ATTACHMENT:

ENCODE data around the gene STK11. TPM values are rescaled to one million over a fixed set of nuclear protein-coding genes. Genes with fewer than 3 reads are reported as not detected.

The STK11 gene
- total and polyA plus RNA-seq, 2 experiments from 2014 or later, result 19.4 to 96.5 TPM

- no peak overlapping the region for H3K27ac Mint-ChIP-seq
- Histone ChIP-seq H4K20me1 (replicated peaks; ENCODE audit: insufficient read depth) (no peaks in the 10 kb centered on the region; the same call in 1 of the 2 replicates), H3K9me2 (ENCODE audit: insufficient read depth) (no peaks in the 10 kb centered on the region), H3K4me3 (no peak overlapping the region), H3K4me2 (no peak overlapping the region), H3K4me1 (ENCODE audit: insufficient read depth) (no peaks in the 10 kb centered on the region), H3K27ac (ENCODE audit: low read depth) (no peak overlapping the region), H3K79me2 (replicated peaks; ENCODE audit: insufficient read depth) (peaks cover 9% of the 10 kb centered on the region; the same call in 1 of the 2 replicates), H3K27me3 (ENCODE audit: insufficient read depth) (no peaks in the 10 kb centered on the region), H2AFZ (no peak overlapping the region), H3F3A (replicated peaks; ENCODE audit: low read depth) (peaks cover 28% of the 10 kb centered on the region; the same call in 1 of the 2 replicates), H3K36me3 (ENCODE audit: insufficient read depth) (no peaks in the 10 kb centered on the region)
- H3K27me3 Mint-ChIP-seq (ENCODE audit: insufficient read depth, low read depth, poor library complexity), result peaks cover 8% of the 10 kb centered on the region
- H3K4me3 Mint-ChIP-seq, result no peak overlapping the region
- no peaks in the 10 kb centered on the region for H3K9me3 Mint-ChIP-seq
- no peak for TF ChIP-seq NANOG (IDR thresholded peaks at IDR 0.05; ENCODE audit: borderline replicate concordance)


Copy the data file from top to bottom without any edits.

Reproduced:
ENCODE data around the gene STK11. TPM values are rescaled to one million over a fixed set of nuclear protein-coding genes. Genes with fewer than 3 reads are reported as not detected.

The STK11 gene
- total and polyA plus RNA-seq, 2 experiments from 2014 or later, result 19.4 to 96.5 TPM

- no peak overlapping the region for H3K27ac Mint-ChIP-seq
- Histone ChIP-seq H4K20me1 (replicated peaks; ENCODE audit: insufficient read depth) (no peaks in the 10 kb centered on the region; the same call in 1 of the 2 replicates), H3K9me2 (ENCODE audit: insufficient read depth) (no peaks in the 10 kb centered on the region), H3K4me3 (no peak overlapping the region), H3K4me2 (no peak overlapping the region), H3K4me1 (ENCODE audit: insufficient read depth) (no peaks in the 10 kb centered on the region), H3K27ac (ENCODE audit: low read depth) (no peak overlapping the region), H3K79me2 (replicated peaks; ENCODE audit: insufficient read depth) (peaks cover 9% of the 10 kb centered on the region; the same call in 1 of the 2 replicates), H3K27me3 (ENCODE audit: insufficient read depth) (no peaks in the 10 kb centered on the region), H2AFZ (no peak overlapping the region), H3F3A (replicated peaks; ENCODE audit: low read depth) (peaks cover 28% of the 10 kb centered on the region; the same call in 1 of the 2 replicates), H3K36me3 (ENCODE audit: insufficient read depth) (no peaks in the 10 kb centered on the region)
- H3K27me3 Mint-ChIP-seq (ENCODE audit: insufficient read depth, low read depth, poor library complexity), result peaks cover 8% of the 10 kb centered on the region
- H3K4me3 Mint-ChIP-seq, result no peak overlapping the region
- no peaks in the 10 kb centered on the region for H3K9me3 Mint-ChIP-seq
- no peak for TF ChIP-seq NANOG (IDR thresholded peaks at IDR 0.05; ENCODE audit: borderline replicate concordance)